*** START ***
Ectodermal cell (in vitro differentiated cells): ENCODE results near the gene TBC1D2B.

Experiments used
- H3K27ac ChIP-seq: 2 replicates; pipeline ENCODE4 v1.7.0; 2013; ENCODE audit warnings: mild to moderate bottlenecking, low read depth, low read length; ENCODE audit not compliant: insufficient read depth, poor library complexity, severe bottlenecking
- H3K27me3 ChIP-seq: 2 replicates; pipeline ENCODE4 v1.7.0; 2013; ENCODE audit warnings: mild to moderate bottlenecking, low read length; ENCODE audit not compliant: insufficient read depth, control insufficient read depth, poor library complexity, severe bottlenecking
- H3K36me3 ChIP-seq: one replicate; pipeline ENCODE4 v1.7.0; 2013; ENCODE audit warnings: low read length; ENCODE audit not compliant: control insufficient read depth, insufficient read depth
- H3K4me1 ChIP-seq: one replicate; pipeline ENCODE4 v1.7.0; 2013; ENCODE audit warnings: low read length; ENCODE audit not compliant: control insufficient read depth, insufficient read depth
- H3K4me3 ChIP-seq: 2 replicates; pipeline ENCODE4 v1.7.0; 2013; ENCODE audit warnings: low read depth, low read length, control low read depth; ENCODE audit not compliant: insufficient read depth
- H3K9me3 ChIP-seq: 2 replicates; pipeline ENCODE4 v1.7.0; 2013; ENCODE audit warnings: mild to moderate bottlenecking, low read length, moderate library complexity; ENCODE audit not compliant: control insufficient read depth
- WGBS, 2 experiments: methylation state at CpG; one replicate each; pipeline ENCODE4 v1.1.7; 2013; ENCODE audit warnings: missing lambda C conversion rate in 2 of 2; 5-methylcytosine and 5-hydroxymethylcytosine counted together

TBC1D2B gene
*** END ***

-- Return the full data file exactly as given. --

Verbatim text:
Ectodermal cell (in vitro differentiated cells): ENCODE results near the gene TBC1D2B.

Experiments used
- H3K27ac ChIP-seq: 2 replicates; pipeline ENCODE4 v1.7.0; 2013; ENCODE audit warnings: mild to moderate bottlenecking, low read depth, low read length; ENCODE audit not compliant: insufficient read depth, poor library complexity, severe bottlenecking
- H3K27me3 ChIP-seq: 2 replicates; pipeline ENCODE4 v1.7.0; 2013; ENCODE audit warnings: mild to moderate bottlenecking, low read length; ENCODE audit not compliant: insufficient read depth, control insufficient read depth, poor library complexity, severe bottlenecking
- H3K36me3 ChIP-seq: one replicate; pipeline ENCODE4 v1.7.0; 2013; ENCODE audit warnings: low read length; ENCODE audit not compliant: control insufficient read depth, insufficient read depth
- H3K4me1 ChIP-seq: one replicate; pipeline ENCODE4 v1.7.0; 2013; ENCODE audit warnings: low read length; ENCODE audit not compliant: control insufficient read depth, insufficient read depth
- H3K4me3 ChIP-seq: 2 replicates; pipeline ENCODE4 v1.7.0; 2013; ENCODE audit warnings: low read depth, low read length, control low read depth; ENCODE audit not compliant: insufficient read depth
- H3K9me3 ChIP-seq: 2 replicates; pipeline ENCODE4 v1.7.0; 2013; ENCODE audit warnings: mild to moderate bottlenecking, low read length, moderate library complexity; ENCODE audit not compliant: control insufficient read depth
- WGBS, 2 experiments: methylation state at CpG; one replicate each; pipeline ENCODE4 v1.1.7; 2013; ENCODE audit warnings: missing lambda C conversion rate in 2 of 2; 5-methylcytosine and 5-hydroxymethylcytosine counted together

TBC1D2B gene